When making drop cookies, use a teaspoon cookie scoop (yielding 2 1/4" cookies), rather than a tablespoon scoop (2 3/4" to 3" cookies). Smaller cookies are less likely to break or crumble than larger ones. Bonus: a quart-size zip-top bag perfectly holds a dozen teaspoon scoop-size cookies in two layers.
Another way to “sturdify” potentially fragile cookies: turn them into sandwich cookies. The filling acts like glue, holding them securely in place and defending against breakage. Our all-purpose Sandwich Cookie Filling is a great choice here.
4) For cutout cookies, roll dough thicker rather than thinner
When your cutout cookie recipe calls for rolling the dough 1/8" to 1/4" thick, choose the thicker option. Your finished gingerbread men and stars will be sturdier, and no less delicious. Bonus: Less fragile cookies are easier for kids to handle and decorate.
5) Make thicker brownies and bars
Again, sturdiness; but also the thicker the bar, the longer it’ll stay moist. Thin bars (1/2" or less) may become stale, especially if they’re traveling a long way or you don’t choose an expedited delivery method.
6) Making gluten-free treats?
Gluten-free treats are neither more nor less liable to crumble or break, but if you're shipping your treats to someone following a gluten-free diet, here are a couple of things to consider:
Choose your recipes accordingly: Bars (which typically use less flour than cookies) and candy (which usually uses no flour at all) are both good candidates for a gluten-free goodie plate. Our Gluten-Free Measure for Measure Flour also makes it simple to transform any of your favorite cookie or bar recipes from gluten-full to gluten-free. Or try these: Gluten-Free Fudge Brownies, Gluten-Free Roll-Out Gingerbread Cookies, and Gluten-Free Holiday Butter Cookies.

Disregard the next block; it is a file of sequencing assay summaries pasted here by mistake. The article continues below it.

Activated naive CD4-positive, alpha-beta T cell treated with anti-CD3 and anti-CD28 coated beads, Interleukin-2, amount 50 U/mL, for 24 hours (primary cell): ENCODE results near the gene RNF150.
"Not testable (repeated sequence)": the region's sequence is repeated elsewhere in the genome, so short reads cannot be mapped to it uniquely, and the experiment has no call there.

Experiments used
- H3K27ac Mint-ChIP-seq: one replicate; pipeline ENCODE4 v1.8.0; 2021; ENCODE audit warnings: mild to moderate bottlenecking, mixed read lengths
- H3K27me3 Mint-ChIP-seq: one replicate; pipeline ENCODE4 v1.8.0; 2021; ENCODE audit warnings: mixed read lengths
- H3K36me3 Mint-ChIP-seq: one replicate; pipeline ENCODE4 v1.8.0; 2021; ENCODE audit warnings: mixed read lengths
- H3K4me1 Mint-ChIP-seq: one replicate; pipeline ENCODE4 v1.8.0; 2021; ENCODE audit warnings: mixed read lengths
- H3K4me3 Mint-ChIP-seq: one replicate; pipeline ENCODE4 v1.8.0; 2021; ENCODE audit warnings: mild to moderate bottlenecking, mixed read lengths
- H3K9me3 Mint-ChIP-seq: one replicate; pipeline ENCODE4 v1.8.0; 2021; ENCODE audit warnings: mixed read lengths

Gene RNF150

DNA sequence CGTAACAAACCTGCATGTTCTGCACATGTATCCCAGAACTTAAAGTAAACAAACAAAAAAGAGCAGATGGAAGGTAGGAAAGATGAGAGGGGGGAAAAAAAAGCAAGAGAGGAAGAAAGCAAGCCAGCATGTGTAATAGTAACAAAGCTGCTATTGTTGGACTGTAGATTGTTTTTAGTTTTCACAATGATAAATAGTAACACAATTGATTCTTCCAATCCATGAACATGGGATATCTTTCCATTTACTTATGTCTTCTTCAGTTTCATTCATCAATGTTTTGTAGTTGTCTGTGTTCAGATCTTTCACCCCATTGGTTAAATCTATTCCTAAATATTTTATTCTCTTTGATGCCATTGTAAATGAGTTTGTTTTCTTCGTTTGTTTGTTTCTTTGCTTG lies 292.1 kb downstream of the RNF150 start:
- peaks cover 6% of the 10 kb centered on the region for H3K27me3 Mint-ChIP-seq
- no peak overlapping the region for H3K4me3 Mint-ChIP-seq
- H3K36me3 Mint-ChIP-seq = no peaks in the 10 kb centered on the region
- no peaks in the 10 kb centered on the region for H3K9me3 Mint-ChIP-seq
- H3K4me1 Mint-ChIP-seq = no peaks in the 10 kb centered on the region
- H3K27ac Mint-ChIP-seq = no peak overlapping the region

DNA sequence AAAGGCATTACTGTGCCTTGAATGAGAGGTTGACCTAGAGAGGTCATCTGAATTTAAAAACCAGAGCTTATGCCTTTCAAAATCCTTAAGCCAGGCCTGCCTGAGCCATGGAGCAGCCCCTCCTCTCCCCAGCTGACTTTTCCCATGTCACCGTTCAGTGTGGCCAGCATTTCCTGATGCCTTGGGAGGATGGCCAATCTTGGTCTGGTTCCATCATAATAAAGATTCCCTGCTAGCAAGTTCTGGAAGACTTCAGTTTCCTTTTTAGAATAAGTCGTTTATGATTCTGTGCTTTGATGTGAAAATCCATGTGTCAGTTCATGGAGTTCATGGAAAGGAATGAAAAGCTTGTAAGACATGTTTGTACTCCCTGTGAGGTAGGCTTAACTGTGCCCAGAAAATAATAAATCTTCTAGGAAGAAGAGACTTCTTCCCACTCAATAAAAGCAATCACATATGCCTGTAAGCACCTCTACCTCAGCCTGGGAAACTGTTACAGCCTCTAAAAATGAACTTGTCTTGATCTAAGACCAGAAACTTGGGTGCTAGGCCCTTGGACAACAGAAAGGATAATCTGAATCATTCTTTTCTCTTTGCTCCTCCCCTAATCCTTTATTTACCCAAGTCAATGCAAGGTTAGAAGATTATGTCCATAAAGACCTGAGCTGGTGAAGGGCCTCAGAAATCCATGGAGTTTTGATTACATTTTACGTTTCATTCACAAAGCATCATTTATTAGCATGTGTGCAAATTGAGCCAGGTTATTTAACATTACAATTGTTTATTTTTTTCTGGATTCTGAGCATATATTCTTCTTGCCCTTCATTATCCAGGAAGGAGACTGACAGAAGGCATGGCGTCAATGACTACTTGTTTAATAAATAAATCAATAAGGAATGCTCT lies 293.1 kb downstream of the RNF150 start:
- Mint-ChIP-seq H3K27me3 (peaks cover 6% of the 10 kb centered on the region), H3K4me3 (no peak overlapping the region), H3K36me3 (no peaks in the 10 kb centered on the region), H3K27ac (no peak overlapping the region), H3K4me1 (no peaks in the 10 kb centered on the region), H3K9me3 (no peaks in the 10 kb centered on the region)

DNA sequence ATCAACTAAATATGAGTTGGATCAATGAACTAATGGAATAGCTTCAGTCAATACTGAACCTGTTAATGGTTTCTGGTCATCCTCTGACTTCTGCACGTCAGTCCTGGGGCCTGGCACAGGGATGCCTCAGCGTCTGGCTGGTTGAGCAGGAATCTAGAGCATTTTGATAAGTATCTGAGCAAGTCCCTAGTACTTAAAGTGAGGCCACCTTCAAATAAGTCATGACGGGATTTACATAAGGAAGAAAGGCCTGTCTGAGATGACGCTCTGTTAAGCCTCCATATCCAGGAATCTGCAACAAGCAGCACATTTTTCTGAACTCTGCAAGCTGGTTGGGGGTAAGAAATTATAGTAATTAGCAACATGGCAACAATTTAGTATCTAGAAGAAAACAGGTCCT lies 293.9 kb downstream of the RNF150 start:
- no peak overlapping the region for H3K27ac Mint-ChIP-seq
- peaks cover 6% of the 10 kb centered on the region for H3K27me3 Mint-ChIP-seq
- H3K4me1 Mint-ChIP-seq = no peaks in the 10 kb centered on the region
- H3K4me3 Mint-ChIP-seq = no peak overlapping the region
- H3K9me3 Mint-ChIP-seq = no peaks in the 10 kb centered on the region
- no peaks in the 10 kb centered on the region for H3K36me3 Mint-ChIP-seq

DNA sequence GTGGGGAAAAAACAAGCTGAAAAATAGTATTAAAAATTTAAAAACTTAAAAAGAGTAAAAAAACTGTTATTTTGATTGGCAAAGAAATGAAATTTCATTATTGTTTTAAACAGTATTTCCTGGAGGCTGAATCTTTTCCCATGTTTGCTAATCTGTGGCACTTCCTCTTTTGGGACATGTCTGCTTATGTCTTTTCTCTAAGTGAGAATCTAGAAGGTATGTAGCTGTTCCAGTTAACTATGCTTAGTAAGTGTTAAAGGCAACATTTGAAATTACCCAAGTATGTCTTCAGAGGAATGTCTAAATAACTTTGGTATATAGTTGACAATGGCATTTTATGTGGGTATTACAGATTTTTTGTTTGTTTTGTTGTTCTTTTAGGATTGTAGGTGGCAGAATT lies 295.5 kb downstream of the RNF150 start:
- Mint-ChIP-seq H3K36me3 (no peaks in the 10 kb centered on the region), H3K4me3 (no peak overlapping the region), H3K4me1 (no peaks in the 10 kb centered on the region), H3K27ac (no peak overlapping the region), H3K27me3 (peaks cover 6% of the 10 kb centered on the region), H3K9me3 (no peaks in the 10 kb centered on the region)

In addition, know your audience: if your recipient is very sensitive to gluten (e.g., celiac), segregate any gluten-free baking from your regular baking (ingredients, oven, tools, bowls, work surfaces, etc.). And of course, don’t combine gluten-free and regular baked goods in the same mailing box.
7) Decorate cookies before baking, rather than after
Press colored sugar, sprinkles, candy pearls, and other decorations right into the dough before baking, rather than icing cookies and adding decos afterwards. Decorations baked into the cookie are much more likely to stay in place.
8) Consider sending undecorated cookies
Do parents of young kids a favor: bake cutout cookies, then send them, undecorated, along with a tub of frosting, tubes of icing gel, candy decos, and everything the kids need to do their own decorating. All Mom or Dad has to do is lay everything out and supervise!
9) Bag cookies flat, no more than two layers deep
Take the time to lay cookies flat in a zip-top bag rather than simply scooping them into the bag in a jumble. For best stability, layer cookies two deep, flat back to flat back.